So over the years I’ve developed a technique for focusing when on conference calls, that I also use in face-to-face meetings that are especially important to pay attention in: I do something else. It sounds counter intuitive, since “something else” is precisely what gets me into trouble in the first place, but certain types of activity allow me to occupy my fidgeting mind and wondering fingers, while maintaining sufficient focus on the matter in hand. For example, sometimes I put myself on mute and run scales and exercises on my unamplified electric guitar. Fidget spinners really do help for shorter periods. Just pacing is also a short relief. But mainly I doodle. Not in a directed, specific way, I just pick up a pencil and let my hand and subconscious wonder. I have an A3 pad under my keyboard for this very purpose. Sometimes these doodles appear quasi-realistic and/or geometric, sometimes they are haphazard scribbles. Rarely do they resemble anything of this world. Somewhere from deep in my subconscious, odd creatures and bizarre, Escherian landscapes emerge. I don’t try and interpret these, they just are.

I decided to see what would emerge if I unleashed that same odd corner of my cognitive nether-regions upon canvas, which is what you see below. As it emerged over days, my environment and thoughts began to bestow some meaning and it became less “random”, but the marks that appeared continued to be driven by urge rather than conscious intent. The extent to which this is a manifestation of some facet of my subconscious or some Freudian complex I’ll leave to the those psychoanalytical witch-doctors who enjoy such speculation. I know not what it “means” outside a vague sense that there is some statement on evolution, ecosystems, the environment and Man’s influence on this, among the slops and dribbles that adorn the canvas.

I did not know at which point this painting would be finished since I had no sense of what shape the final piece would take. I stopped when I felt that further marks or textures on the canvas would be to the detriment of the painting to that point, and also because of the more practical justification that I had other stuff that I needed/wanted to be getting on with. It is partly for this reason that I named the piece “Finished” as an invitation for the observer to precis this assertion and decide whether it really is. But there is also a metaphor to be eked from that title, the sculpting of which I’ll leave to the Freudians.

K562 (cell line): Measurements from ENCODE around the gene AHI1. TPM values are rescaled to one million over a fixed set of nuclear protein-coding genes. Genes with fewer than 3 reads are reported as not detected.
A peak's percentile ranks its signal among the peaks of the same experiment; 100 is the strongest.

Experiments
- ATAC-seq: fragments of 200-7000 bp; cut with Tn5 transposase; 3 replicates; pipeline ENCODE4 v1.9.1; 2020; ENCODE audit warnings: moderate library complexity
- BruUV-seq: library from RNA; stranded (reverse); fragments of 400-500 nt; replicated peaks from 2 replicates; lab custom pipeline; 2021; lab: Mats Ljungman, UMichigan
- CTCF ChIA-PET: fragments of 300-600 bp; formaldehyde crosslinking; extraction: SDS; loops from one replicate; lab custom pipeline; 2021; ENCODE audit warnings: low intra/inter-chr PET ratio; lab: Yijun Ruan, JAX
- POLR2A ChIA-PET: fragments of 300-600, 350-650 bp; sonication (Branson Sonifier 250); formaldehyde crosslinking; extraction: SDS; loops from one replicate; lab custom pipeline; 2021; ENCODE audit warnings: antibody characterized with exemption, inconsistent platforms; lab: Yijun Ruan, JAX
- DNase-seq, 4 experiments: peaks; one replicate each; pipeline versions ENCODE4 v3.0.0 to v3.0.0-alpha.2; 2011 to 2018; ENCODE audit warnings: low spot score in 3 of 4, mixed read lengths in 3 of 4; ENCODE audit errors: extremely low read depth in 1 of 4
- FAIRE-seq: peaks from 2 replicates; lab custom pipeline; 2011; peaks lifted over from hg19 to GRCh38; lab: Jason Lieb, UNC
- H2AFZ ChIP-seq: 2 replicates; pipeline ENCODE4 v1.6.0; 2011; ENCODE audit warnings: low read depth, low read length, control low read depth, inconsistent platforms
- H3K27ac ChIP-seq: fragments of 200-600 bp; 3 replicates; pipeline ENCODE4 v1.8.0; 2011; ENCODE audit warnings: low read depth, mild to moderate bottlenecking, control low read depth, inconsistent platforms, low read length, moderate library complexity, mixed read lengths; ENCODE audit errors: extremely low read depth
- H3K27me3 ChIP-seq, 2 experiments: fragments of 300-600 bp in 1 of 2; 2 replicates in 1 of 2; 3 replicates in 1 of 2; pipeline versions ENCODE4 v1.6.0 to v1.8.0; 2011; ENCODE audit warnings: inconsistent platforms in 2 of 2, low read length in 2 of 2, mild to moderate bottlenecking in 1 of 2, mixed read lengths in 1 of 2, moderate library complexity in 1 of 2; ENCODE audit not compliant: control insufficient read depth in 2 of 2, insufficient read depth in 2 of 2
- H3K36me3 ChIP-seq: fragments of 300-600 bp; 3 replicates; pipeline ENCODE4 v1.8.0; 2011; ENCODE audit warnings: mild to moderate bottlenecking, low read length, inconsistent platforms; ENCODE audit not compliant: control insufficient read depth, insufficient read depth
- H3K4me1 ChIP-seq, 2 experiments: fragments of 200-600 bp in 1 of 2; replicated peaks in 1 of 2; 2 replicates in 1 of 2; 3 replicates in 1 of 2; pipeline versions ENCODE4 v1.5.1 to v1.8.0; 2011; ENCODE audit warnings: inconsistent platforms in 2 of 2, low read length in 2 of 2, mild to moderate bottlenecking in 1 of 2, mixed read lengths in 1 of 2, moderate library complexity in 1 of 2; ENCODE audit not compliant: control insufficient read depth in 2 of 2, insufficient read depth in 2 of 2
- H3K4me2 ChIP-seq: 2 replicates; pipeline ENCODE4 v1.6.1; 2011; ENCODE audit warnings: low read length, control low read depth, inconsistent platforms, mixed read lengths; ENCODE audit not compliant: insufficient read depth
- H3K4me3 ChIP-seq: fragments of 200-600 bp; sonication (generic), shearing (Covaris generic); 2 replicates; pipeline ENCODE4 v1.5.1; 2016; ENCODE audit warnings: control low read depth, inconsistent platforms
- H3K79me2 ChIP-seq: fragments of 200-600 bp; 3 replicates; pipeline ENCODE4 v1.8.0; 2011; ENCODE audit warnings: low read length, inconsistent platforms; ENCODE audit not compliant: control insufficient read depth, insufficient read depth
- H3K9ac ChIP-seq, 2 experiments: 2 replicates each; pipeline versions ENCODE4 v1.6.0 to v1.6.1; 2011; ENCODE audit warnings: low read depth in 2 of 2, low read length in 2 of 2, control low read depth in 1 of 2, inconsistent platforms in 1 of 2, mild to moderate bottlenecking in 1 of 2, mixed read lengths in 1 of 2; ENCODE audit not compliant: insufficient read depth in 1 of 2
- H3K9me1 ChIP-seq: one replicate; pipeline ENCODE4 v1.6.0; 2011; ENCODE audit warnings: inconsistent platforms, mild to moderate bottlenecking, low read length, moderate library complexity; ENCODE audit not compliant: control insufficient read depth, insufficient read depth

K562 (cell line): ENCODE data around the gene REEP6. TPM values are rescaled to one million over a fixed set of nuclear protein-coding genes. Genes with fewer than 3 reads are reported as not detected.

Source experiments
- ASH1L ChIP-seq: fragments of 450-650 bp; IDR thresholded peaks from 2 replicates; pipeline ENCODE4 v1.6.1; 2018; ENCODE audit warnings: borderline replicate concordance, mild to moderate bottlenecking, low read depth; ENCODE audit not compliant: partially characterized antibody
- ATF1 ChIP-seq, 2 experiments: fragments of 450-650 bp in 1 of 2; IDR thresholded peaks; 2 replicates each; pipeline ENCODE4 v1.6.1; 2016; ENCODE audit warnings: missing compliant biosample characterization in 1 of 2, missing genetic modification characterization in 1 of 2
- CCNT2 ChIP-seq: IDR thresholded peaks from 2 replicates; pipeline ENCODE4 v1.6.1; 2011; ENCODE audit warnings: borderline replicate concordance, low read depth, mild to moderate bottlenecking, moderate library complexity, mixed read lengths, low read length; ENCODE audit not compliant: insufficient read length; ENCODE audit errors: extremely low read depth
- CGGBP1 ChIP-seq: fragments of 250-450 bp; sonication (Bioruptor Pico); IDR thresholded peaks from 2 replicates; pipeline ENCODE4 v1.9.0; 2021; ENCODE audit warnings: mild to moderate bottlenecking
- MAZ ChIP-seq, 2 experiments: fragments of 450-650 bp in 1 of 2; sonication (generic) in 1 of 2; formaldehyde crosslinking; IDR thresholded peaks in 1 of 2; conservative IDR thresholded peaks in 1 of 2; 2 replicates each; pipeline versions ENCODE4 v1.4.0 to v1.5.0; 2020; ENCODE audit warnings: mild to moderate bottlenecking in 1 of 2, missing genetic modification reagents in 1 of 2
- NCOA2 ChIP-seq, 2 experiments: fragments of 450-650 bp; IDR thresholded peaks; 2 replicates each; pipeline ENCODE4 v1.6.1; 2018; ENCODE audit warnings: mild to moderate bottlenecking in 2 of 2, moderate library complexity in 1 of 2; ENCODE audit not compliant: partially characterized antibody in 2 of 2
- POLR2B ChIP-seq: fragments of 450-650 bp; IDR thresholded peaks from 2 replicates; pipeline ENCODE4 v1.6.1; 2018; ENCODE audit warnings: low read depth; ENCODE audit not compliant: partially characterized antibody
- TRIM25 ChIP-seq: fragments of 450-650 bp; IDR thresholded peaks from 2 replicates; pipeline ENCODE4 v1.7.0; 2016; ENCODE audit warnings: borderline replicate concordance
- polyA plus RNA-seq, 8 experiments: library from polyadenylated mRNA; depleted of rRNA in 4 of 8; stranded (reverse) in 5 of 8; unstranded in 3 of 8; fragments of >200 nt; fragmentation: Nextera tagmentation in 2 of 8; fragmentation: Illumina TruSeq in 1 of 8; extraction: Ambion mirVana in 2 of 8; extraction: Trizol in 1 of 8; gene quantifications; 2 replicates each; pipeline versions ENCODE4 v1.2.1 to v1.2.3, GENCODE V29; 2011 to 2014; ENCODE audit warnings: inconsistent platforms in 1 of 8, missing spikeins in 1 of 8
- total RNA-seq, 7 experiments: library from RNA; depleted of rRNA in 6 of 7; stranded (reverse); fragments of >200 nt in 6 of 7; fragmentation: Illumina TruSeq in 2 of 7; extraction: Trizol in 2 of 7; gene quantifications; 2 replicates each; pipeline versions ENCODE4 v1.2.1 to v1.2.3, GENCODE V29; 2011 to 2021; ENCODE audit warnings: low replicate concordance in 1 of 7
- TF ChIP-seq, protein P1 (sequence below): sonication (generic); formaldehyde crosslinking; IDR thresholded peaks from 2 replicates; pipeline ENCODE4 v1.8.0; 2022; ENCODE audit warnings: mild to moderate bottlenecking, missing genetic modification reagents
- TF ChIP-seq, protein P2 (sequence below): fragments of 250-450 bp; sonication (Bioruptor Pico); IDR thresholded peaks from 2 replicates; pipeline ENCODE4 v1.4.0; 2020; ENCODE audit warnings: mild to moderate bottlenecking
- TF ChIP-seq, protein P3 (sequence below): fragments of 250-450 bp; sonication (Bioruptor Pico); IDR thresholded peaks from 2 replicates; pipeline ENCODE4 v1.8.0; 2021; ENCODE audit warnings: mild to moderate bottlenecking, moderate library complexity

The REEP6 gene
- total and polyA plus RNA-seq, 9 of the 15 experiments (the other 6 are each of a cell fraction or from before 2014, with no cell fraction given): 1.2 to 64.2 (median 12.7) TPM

Finished by Alex Loveless (2018) - Acrylic on Canvas - 60x80cm

Finished by Alex Loveless (2018) – Acrylic on Canvas – 60x80cm

Pay to Win

I find myself increasingly concerned for the plight of the younger generations. The older generations, who supposedly should be benefactors, mentors, and protectors of their kids’ and grandkids’ futures are repeatedly selling out their futures in favour of short term self interest, base prejudice and ego. While they frown on the kids as video games supposedly rot their brains, those same kids rebuild the foundations of the future underneath the old guard, to the extent that (as Zuckerberg’s recent appearance in front of congress, and the world, demonstrates) they cannot, even vaguely, comprehend what is happening, so their natural instinct is to brutalise, obstruct, litigate, smear and propaganda-ise it out of existence. Recent history has shown that this will not work yet, in the meantime, the younger generations bear the financial and social brunt of their elder’s continued, and increasingly feverish and seedy hubris and ignorance.